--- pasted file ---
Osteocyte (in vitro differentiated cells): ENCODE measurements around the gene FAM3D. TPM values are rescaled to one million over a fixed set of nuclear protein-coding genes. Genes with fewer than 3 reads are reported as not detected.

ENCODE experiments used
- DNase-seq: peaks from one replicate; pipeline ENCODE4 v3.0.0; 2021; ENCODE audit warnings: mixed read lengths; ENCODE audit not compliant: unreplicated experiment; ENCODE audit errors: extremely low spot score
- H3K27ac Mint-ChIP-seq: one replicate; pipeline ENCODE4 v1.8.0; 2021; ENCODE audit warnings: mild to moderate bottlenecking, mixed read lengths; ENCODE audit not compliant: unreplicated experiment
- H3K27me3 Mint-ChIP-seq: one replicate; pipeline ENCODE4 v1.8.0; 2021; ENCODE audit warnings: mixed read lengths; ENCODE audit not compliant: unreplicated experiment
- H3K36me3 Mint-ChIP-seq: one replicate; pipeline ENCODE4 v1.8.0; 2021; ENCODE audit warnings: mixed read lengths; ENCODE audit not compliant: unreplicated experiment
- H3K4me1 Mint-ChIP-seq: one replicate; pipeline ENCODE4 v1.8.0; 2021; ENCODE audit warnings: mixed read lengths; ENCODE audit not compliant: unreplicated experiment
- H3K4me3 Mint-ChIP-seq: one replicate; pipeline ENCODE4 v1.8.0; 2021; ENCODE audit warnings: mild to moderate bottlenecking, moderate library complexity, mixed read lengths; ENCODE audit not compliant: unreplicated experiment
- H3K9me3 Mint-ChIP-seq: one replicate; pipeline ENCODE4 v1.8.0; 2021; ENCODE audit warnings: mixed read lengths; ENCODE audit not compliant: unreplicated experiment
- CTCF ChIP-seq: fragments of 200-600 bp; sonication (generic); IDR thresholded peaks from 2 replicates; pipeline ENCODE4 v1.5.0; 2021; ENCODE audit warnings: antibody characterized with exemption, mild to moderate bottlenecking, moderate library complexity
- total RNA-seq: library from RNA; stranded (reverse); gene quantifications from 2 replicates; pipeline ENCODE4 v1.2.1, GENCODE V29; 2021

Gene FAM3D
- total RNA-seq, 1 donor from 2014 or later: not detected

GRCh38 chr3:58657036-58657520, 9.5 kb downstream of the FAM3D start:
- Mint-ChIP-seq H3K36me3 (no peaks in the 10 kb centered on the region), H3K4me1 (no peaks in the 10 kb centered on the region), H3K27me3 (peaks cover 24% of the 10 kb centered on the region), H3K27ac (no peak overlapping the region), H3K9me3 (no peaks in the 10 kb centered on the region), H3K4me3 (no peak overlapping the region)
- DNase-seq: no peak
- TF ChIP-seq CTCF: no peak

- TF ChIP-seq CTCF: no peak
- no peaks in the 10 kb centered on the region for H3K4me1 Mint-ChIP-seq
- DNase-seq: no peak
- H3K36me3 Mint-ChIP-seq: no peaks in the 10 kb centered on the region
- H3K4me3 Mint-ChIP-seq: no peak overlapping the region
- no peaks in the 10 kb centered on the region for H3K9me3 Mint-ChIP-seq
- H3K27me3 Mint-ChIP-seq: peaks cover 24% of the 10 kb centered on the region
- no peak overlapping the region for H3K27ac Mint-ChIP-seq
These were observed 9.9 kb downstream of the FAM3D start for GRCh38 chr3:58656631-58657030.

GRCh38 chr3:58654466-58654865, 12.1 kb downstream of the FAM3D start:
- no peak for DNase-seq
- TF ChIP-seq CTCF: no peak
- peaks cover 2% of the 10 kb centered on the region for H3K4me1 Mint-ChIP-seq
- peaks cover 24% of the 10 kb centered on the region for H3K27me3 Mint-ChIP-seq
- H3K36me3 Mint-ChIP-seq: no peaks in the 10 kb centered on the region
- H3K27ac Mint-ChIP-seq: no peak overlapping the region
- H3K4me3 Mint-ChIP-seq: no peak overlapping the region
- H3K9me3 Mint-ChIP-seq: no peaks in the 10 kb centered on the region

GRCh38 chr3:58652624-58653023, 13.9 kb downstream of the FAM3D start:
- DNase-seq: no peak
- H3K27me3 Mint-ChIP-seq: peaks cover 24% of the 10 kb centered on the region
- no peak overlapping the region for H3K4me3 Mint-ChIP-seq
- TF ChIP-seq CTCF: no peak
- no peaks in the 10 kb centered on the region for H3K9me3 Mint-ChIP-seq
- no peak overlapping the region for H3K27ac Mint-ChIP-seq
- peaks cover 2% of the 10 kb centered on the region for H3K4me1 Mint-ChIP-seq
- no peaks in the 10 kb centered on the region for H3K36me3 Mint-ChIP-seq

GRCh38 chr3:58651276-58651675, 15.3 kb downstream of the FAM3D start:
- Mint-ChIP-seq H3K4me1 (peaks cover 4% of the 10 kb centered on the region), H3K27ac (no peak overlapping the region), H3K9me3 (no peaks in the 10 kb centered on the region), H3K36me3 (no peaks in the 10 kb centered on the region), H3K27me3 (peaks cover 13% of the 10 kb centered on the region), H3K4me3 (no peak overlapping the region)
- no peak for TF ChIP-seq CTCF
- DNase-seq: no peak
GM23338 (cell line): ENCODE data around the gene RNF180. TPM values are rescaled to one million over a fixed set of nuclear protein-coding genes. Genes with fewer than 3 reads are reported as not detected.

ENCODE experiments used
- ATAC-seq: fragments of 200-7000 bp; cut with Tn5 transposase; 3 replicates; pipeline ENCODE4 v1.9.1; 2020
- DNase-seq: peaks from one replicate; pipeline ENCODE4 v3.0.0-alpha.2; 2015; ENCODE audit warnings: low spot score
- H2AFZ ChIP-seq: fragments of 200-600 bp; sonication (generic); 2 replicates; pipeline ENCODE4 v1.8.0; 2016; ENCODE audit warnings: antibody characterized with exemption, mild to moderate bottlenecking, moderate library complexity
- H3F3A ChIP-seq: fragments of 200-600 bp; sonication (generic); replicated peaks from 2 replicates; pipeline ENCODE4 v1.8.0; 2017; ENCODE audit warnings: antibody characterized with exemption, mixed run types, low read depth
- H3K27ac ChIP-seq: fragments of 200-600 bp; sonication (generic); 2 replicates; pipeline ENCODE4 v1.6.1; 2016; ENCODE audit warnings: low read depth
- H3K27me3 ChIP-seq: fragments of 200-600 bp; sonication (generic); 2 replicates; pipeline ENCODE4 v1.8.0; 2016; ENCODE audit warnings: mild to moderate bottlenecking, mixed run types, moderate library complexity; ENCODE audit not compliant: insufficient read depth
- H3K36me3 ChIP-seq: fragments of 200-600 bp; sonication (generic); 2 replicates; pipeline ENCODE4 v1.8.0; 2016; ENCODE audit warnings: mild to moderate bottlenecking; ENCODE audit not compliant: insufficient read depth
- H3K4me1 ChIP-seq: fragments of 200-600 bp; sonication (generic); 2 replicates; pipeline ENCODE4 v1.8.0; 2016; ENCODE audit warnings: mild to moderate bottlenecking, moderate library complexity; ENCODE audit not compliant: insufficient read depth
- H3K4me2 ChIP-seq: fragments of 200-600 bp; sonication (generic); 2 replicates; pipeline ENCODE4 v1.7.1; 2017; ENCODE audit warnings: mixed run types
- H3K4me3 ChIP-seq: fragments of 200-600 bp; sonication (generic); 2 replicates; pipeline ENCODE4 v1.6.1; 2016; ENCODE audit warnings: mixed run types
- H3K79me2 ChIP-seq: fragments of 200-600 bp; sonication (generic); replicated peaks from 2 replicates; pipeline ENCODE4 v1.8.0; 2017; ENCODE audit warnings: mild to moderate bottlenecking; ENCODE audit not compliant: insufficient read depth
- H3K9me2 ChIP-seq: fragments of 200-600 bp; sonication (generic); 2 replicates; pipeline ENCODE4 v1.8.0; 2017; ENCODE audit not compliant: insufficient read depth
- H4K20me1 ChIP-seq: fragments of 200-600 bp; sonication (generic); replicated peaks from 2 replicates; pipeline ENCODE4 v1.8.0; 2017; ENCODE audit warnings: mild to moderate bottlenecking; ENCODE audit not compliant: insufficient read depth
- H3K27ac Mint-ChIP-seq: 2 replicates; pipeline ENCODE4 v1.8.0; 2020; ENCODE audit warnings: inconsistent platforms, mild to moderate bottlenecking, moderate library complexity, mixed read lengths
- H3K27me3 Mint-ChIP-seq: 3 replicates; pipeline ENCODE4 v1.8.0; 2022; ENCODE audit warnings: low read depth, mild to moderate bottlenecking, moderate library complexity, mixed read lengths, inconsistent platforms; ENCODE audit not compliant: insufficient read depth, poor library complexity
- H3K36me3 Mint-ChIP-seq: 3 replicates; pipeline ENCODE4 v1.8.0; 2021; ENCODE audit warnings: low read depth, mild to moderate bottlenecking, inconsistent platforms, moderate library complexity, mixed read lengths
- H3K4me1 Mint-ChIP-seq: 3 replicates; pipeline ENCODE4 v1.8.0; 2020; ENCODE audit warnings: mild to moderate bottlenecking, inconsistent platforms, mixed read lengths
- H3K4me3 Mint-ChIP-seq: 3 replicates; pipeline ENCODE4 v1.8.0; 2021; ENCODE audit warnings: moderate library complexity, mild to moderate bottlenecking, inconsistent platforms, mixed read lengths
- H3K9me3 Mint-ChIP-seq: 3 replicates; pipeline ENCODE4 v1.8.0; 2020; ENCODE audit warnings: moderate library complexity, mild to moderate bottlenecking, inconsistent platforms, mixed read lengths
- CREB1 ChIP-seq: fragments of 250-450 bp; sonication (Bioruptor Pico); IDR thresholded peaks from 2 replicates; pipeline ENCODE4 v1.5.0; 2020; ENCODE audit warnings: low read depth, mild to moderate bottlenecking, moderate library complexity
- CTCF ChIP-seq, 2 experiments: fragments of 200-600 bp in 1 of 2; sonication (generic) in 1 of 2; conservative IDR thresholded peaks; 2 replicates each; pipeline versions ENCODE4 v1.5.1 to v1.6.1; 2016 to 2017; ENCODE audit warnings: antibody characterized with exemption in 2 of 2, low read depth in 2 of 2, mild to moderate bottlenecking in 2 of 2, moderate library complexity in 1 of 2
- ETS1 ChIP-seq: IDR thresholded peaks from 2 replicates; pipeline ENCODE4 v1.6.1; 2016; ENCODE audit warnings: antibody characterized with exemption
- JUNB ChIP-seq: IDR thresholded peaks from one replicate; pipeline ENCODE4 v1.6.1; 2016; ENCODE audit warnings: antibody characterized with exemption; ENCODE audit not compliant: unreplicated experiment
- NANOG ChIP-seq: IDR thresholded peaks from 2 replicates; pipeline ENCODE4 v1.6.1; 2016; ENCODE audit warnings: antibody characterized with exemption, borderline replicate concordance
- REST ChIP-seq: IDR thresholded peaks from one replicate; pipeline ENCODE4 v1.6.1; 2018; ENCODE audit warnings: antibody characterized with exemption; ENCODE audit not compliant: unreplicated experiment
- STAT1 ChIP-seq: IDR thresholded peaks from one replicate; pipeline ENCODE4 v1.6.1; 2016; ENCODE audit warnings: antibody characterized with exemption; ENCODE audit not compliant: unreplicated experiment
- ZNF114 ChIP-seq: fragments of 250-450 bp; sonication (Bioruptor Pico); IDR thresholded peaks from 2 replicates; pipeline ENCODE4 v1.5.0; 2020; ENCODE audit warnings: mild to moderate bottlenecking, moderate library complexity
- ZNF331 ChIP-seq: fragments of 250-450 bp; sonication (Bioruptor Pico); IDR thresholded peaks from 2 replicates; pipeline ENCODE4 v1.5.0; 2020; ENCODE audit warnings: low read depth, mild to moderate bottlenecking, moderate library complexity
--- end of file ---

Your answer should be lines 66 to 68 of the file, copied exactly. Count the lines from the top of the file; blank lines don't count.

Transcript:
- H3K36me3 Mint-ChIP-seq: 3 replicates; pipeline ENCODE4 v1.8.0; 2021; ENCODE audit warnings: low read depth, mild to moderate bottlenecking, inconsistent platforms, moderate library complexity, mixed read lengths
- H3K4me1 Mint-ChIP-seq: 3 replicates; pipeline ENCODE4 v1.8.0; 2020; ENCODE audit warnings: mild to moderate bottlenecking, inconsistent platforms, mixed read lengths
- H3K4me3 Mint-ChIP-seq: 3 replicates; pipeline ENCODE4 v1.8.0; 2021; ENCODE audit warnings: moderate library complexity, mild to moderate bottlenecking, inconsistent platforms, mixed read lengths